Notice about inspections. Besides handling the rent payments from the tenant, and main + additional payments to the tenant, remember that the return of a security deposit is also has to be made soon after the tenancy is terminated, pursuant to CC § 1950.5. This means including a notice about the property inspection, see CC § 1950.5(f)(1). Read its timing requirements closely: the notice is given within "reasonable" time, hence it can be a part of this 60-day notice, but the inspection is made no earlier than two weeks prior to termination of the lease. Note that this requirement applies to this kind of notices, while is not required in the "for fault" notices made under CC § 1161(2)-(4). Since we keep in mind the overarching requirement of eliminating ambiguity in the notice, it should be useful to mention in this disclosure that the return of tenant's security deposit is not made part of the total payments due to tenant under the Rent Ordinance. Sec. 37.9C(d).

Notice about Rent Board's advice. True for each notice made for evictions administrable under the Rent Ordinance's Just Causes, this notice has to appraise its readers that the advice about it is available from the Rent Board, and provide the Board's address.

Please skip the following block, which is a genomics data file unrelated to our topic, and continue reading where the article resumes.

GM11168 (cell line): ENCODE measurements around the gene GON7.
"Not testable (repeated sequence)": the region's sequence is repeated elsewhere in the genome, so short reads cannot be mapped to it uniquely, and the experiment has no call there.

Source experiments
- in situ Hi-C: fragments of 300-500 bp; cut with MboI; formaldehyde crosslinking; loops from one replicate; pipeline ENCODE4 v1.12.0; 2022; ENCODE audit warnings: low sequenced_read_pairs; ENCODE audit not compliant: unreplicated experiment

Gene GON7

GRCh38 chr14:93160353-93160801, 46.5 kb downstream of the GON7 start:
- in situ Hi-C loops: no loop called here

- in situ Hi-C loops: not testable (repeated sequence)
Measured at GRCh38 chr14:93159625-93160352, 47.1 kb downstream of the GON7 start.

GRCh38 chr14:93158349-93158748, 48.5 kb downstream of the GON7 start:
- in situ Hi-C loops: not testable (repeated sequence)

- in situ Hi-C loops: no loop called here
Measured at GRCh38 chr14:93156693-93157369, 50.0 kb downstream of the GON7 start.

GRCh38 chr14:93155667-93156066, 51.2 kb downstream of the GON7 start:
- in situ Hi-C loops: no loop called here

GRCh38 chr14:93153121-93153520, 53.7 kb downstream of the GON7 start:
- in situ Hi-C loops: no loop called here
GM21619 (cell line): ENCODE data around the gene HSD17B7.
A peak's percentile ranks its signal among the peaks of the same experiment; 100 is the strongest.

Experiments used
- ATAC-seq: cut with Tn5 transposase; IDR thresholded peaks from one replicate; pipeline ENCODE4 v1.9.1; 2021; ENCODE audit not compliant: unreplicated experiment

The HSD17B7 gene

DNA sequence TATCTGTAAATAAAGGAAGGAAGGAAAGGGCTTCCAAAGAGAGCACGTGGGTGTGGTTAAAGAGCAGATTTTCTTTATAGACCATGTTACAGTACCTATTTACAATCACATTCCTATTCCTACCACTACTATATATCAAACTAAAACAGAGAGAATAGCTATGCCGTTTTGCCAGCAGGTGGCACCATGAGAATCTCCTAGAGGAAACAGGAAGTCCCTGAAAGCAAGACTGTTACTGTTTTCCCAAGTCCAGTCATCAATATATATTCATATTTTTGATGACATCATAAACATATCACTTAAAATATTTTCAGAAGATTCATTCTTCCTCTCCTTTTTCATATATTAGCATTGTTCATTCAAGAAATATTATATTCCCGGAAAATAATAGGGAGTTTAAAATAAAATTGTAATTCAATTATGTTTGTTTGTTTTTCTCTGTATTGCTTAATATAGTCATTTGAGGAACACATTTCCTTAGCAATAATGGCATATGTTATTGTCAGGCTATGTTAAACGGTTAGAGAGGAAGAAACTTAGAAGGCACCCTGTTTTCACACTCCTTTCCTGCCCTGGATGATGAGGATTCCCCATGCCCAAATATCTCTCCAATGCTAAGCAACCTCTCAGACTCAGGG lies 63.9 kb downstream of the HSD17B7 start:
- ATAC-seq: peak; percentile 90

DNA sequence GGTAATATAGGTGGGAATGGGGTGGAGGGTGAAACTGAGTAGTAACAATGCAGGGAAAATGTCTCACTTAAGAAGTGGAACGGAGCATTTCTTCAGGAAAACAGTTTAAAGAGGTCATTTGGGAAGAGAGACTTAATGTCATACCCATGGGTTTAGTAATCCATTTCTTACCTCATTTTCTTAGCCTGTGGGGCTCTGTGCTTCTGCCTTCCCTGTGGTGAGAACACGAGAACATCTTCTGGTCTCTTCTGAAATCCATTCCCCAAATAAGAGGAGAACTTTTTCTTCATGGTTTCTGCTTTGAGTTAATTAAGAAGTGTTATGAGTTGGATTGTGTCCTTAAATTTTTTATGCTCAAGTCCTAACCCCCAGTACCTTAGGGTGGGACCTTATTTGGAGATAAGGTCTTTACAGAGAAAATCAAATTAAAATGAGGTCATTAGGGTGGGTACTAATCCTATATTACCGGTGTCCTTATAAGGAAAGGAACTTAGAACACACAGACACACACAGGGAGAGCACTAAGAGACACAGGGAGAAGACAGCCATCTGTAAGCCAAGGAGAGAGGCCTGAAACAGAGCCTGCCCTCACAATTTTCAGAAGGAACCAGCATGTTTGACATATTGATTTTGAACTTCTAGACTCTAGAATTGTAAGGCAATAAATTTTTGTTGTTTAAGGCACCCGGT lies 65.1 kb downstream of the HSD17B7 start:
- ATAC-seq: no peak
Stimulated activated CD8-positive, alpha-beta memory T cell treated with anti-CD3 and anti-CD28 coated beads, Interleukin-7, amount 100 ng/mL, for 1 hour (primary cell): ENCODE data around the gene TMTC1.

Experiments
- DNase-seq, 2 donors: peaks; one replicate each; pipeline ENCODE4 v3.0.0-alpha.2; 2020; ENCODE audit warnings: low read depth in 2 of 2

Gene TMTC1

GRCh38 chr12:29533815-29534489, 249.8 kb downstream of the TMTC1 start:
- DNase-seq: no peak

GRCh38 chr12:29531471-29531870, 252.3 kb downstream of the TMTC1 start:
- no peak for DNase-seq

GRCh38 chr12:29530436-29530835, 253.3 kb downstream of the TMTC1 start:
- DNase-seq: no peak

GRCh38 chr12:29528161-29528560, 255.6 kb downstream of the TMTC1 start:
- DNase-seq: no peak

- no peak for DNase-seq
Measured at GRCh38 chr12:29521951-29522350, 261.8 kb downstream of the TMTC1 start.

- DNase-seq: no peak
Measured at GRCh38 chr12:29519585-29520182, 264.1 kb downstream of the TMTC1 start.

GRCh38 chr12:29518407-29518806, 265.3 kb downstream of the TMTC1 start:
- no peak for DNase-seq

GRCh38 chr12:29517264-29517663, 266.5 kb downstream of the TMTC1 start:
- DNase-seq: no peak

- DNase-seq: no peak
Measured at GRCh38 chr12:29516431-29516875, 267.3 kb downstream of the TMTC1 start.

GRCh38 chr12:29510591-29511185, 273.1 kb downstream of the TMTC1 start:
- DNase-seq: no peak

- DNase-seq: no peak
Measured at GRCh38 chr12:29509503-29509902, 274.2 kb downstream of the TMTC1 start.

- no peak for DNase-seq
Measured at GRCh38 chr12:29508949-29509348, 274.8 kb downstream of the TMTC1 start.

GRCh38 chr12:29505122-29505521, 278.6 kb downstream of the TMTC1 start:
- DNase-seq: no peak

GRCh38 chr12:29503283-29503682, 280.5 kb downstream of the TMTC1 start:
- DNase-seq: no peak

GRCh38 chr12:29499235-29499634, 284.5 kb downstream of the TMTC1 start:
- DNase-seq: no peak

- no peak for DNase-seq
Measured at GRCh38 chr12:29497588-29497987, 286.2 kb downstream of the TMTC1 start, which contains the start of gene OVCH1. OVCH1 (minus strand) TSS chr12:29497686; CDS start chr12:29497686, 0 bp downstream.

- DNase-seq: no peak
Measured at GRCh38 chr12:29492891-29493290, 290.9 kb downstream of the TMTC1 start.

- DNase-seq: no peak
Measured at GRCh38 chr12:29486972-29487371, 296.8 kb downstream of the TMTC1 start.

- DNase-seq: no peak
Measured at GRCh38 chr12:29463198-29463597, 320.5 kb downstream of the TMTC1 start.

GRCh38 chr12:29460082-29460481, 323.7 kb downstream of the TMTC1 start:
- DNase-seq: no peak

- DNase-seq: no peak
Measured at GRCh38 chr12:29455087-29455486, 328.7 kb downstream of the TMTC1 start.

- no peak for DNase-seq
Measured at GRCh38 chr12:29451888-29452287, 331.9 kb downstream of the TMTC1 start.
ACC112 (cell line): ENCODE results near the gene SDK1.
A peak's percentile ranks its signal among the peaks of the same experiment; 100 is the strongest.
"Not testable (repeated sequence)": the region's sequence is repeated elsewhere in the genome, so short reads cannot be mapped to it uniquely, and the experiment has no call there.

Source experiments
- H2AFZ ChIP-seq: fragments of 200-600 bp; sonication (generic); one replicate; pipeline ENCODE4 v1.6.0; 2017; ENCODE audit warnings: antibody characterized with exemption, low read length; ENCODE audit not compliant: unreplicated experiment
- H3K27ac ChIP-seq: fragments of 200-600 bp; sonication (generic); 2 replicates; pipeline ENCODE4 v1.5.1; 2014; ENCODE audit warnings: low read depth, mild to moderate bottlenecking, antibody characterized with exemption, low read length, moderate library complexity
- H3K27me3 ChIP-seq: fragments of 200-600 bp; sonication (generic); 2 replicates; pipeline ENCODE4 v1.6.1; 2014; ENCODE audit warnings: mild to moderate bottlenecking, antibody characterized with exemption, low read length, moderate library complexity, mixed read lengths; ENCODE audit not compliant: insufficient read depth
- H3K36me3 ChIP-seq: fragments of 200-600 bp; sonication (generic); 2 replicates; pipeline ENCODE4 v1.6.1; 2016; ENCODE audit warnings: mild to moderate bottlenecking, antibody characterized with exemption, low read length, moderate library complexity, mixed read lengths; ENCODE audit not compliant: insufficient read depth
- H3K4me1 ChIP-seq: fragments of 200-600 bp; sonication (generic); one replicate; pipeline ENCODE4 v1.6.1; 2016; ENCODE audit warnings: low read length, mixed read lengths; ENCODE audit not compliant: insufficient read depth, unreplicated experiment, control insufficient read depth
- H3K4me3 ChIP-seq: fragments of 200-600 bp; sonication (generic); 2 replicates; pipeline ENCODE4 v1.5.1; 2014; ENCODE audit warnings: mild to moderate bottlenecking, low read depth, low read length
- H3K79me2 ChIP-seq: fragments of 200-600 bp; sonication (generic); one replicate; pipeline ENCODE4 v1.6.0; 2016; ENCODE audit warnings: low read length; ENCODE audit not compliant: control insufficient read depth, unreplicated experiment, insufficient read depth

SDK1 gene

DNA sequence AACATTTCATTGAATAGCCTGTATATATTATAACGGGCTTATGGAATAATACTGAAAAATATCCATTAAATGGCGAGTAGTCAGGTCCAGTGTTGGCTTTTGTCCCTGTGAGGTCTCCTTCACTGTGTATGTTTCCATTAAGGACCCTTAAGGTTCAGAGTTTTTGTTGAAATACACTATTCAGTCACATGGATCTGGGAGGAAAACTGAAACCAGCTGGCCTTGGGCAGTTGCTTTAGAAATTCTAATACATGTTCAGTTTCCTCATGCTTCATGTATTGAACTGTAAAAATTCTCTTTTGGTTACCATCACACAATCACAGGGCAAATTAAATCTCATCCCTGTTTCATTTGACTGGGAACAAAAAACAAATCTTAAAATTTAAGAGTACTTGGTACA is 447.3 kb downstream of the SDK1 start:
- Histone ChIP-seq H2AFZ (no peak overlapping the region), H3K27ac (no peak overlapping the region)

Debt Collection Disclaimers. Unless this notice is made by the owner and the owner is an individual, it will be prudent to include both Federal and California debt-collection disclaimers, uned the Federal Fair Debt Collection Practices Act and the state Rosenthal Fair Debt Collection Practices Act. By virtue of spanning over 60 days and advising the tenant on how to make rent payments during that time, this notice "collects" rent and thus may be deemed an act of a debt collection practice. See, M. Bender, 1-4 MB Practice Guide: CA Landlord-Tenant Litigation 4.23. Although advising about the future rent may be exempt, as not a debt. De Dios v. Int’l Realty & RC Invs., 641 F3d 1071, 1076 (9th Cir 2011). It won't hurt to include the disclaimers. While including those two disclaimers, make them distinct from each other and from the rest of the notice's text. Difference in font should suffice, and don't make them with a smaller typeface than 12. Finally, read and remember to comply with the language of the stated disclaimers.